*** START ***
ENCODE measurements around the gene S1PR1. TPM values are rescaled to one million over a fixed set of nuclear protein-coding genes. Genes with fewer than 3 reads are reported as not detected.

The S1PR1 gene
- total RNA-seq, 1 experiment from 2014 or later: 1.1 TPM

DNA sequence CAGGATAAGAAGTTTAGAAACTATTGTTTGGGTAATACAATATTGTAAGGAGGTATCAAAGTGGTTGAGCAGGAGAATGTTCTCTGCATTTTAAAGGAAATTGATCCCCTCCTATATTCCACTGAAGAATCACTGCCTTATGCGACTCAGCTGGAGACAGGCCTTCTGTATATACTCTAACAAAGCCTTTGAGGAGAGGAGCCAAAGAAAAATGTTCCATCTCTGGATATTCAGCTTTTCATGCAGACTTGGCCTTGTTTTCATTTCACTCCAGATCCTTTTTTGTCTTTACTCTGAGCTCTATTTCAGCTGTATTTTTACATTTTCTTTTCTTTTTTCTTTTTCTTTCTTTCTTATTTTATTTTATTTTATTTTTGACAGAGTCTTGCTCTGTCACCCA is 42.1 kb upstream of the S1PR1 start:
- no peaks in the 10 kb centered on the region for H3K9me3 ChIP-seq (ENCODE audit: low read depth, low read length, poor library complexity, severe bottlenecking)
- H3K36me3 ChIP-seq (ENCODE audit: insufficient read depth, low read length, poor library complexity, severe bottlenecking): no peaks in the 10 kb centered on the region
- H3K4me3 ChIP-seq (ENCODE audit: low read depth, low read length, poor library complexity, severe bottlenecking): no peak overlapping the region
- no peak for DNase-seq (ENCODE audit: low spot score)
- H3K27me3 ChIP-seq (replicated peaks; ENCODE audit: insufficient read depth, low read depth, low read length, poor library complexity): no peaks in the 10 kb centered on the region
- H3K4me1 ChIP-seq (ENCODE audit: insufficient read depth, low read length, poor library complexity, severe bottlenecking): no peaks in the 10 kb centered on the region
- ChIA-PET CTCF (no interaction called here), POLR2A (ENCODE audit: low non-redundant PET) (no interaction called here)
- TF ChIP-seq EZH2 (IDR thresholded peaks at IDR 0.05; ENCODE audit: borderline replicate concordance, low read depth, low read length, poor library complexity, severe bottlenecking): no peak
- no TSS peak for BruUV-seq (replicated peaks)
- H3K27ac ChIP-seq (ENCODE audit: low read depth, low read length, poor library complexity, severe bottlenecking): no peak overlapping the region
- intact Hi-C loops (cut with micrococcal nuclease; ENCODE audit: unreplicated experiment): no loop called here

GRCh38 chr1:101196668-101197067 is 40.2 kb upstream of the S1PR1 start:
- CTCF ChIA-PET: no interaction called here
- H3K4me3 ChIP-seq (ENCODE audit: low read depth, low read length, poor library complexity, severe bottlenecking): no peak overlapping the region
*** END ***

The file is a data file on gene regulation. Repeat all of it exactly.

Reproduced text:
ENCODE measurements around the gene S1PR1. TPM values are rescaled to one million over a fixed set of nuclear protein-coding genes. Genes with fewer than 3 reads are reported as not detected.

The S1PR1 gene
- total RNA-seq, 1 experiment from 2014 or later: 1.1 TPM

DNA sequence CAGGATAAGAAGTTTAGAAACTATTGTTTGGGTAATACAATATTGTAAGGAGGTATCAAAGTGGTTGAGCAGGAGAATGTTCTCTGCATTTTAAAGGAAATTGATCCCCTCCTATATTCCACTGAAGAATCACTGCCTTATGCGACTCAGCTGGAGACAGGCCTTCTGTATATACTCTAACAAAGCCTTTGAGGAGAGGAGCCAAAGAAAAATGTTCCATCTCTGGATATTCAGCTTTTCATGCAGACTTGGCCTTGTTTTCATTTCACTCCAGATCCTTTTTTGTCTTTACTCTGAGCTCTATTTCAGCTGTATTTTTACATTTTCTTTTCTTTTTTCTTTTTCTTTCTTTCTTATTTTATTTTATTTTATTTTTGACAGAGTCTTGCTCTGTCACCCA is 42.1 kb upstream of the S1PR1 start:
- no peaks in the 10 kb centered on the region for H3K9me3 ChIP-seq (ENCODE audit: low read depth, low read length, poor library complexity, severe bottlenecking)
- H3K36me3 ChIP-seq (ENCODE audit: insufficient read depth, low read length, poor library complexity, severe bottlenecking): no peaks in the 10 kb centered on the region
- H3K4me3 ChIP-seq (ENCODE audit: low read depth, low read length, poor library complexity, severe bottlenecking): no peak overlapping the region
- no peak for DNase-seq (ENCODE audit: low spot score)
- H3K27me3 ChIP-seq (replicated peaks; ENCODE audit: insufficient read depth, low read depth, low read length, poor library complexity): no peaks in the 10 kb centered on the region
- H3K4me1 ChIP-seq (ENCODE audit: insufficient read depth, low read length, poor library complexity, severe bottlenecking): no peaks in the 10 kb centered on the region
- ChIA-PET CTCF (no interaction called here), POLR2A (ENCODE audit: low non-redundant PET) (no interaction called here)
- TF ChIP-seq EZH2 (IDR thresholded peaks at IDR 0.05; ENCODE audit: borderline replicate concordance, low read depth, low read length, poor library complexity, severe bottlenecking): no peak
- no TSS peak for BruUV-seq (replicated peaks)
- H3K27ac ChIP-seq (ENCODE audit: low read depth, low read length, poor library complexity, severe bottlenecking): no peak overlapping the region
- intact Hi-C loops (cut with micrococcal nuclease; ENCODE audit: unreplicated experiment): no loop called here

GRCh38 chr1:101196668-101197067 is 40.2 kb upstream of the S1PR1 start:
- CTCF ChIA-PET: no interaction called here
- H3K4me3 ChIP-seq (ENCODE audit: low read depth, low read length, poor library complexity, severe bottlenecking): no peak overlapping the region